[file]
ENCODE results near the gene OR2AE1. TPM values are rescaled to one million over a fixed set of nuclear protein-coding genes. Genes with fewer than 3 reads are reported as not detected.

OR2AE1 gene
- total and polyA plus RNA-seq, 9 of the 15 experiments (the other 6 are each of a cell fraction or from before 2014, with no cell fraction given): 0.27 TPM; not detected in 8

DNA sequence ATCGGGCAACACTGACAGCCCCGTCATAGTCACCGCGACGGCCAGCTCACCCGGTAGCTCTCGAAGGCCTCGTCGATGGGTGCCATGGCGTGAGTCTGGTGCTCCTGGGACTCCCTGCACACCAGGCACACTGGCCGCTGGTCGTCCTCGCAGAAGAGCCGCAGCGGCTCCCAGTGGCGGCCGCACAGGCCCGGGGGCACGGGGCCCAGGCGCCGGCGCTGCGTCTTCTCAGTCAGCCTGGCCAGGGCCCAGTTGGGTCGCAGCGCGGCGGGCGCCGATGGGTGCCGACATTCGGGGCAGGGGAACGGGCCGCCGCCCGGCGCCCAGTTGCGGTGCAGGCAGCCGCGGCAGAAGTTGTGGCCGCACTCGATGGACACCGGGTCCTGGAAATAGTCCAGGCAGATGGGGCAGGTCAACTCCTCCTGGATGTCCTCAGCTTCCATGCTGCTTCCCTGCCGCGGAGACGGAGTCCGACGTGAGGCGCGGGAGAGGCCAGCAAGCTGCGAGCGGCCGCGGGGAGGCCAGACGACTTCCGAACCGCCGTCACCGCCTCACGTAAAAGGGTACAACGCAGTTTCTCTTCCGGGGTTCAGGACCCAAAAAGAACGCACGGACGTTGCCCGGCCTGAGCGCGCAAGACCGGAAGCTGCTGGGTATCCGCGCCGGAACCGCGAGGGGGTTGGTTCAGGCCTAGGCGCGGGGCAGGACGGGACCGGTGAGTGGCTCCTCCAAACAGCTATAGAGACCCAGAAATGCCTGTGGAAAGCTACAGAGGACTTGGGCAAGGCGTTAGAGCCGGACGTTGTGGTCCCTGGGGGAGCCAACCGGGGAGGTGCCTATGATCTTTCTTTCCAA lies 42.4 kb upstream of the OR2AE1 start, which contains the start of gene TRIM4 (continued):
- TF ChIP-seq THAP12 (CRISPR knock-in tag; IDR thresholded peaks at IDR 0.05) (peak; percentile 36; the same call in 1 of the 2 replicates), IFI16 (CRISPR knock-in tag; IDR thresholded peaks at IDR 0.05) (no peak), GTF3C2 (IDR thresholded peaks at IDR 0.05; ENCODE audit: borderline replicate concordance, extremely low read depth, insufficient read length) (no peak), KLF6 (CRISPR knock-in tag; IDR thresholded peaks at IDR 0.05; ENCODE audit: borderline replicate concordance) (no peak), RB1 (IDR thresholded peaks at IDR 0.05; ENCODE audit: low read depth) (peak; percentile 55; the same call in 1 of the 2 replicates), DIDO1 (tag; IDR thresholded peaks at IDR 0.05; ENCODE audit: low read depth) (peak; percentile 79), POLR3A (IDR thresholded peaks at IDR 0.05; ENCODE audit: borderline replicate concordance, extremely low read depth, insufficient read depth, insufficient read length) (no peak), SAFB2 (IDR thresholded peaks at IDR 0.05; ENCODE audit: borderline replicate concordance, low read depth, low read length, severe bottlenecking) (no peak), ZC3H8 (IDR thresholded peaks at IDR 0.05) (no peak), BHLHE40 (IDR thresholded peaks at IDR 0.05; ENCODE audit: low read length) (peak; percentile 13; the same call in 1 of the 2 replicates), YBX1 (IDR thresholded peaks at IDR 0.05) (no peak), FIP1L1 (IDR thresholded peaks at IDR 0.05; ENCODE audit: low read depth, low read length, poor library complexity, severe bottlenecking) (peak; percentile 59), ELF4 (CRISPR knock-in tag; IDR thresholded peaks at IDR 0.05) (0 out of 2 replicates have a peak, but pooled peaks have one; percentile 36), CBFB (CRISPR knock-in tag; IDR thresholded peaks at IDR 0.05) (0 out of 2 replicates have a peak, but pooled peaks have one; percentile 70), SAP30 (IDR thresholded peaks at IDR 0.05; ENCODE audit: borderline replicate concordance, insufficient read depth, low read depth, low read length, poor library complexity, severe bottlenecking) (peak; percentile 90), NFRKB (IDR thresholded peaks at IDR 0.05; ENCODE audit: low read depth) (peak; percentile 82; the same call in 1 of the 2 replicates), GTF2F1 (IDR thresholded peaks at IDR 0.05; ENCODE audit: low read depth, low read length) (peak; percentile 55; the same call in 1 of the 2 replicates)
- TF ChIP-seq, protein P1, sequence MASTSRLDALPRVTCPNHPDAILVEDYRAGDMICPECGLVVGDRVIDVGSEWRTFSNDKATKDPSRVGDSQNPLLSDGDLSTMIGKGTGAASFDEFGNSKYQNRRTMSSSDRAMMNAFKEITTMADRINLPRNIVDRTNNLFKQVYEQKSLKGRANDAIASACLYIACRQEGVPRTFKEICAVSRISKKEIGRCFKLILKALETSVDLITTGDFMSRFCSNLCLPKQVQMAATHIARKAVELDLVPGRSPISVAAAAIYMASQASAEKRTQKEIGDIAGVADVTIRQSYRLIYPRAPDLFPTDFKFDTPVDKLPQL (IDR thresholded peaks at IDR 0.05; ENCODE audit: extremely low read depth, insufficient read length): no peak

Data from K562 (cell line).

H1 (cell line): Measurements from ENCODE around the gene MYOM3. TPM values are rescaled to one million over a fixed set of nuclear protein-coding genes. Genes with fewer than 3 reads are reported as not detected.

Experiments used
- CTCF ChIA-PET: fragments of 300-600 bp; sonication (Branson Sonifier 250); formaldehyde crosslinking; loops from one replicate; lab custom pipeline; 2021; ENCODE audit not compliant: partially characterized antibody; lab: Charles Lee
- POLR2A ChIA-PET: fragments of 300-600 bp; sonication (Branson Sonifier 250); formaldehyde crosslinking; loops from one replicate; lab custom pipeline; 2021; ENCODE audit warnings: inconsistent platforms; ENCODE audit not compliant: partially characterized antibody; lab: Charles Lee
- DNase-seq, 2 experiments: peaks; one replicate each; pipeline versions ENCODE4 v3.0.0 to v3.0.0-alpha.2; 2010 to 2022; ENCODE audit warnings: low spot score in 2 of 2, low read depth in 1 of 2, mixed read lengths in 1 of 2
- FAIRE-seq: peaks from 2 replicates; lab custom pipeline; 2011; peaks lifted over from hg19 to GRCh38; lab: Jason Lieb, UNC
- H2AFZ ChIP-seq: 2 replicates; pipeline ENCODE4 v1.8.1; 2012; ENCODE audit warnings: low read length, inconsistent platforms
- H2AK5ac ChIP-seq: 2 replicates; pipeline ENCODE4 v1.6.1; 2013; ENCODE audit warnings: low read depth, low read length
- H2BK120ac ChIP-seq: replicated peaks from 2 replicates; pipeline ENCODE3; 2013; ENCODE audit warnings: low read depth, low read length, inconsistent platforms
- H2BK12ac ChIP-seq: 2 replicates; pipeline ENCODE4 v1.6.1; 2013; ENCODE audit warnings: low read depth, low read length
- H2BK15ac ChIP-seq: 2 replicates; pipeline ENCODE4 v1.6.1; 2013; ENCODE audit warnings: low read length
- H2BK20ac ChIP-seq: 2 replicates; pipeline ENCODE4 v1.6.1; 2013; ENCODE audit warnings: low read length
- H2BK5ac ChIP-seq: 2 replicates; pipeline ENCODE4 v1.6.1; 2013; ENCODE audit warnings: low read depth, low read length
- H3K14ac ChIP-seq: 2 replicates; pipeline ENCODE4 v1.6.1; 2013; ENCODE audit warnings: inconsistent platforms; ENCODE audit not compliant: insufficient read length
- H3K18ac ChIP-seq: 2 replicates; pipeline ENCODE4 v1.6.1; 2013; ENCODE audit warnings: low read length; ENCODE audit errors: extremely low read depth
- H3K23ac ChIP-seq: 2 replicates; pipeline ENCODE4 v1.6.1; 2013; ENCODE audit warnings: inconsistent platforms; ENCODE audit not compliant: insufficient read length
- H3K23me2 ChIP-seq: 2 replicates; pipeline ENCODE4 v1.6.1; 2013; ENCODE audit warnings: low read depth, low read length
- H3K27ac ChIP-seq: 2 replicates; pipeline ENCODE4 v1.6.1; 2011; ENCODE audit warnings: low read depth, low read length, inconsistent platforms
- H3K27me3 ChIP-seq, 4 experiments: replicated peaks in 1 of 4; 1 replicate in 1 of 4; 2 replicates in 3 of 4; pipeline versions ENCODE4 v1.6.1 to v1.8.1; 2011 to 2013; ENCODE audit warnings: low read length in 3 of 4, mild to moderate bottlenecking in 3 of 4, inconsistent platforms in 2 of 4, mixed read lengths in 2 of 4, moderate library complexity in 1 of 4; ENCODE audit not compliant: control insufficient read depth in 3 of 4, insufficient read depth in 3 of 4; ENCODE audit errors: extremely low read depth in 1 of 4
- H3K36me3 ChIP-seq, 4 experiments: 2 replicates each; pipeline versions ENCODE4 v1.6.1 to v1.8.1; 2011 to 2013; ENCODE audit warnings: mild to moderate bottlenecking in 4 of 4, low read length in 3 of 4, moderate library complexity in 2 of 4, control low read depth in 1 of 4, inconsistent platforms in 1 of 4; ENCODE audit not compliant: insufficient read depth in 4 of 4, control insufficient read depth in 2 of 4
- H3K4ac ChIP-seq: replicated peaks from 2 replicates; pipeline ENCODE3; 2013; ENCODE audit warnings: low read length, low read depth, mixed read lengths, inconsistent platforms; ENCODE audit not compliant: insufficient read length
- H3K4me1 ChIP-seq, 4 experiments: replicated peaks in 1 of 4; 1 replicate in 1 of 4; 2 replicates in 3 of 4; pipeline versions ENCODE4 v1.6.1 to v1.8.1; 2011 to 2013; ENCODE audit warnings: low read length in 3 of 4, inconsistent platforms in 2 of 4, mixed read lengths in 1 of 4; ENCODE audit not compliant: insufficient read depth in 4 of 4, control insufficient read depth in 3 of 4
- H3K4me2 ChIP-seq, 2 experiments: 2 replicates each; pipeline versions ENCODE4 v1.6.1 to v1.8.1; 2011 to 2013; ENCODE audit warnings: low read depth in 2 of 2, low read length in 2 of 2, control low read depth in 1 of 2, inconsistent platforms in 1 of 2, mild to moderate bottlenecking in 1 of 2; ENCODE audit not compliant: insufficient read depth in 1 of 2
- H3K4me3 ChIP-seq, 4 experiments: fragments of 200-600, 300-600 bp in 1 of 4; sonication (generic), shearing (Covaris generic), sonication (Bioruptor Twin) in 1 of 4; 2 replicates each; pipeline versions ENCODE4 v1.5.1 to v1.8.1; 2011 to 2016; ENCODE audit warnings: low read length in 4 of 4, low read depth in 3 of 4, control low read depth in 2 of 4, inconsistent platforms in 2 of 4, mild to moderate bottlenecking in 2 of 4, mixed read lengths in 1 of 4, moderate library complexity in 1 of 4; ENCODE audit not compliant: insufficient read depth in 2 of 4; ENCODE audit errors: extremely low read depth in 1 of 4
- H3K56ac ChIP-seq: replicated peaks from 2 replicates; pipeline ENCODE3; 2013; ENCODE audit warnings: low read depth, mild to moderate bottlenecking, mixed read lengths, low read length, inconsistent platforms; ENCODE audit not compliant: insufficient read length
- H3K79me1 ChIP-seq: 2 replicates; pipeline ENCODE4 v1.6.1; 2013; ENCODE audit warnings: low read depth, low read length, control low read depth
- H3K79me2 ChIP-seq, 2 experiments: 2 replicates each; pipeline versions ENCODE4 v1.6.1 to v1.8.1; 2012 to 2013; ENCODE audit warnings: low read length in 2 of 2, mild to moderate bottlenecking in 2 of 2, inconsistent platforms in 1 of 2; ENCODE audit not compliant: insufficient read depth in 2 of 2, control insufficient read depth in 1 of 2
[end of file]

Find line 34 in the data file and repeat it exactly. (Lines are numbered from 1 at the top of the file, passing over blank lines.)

- H3K79me2 ChIP-seq, 2 experiments: 2 replicates each; pipeline versions ENCODE4 v1.6.1 to v1.8.1; 2012 to 2013; ENCODE audit warnings: low read length in 2 of 2, mild to moderate bottlenecking in 2 of 2, inconsistent platforms in 1 of 2; ENCODE audit not compliant: insufficient read depth in 2 of 2, control insufficient read depth in 1 of 2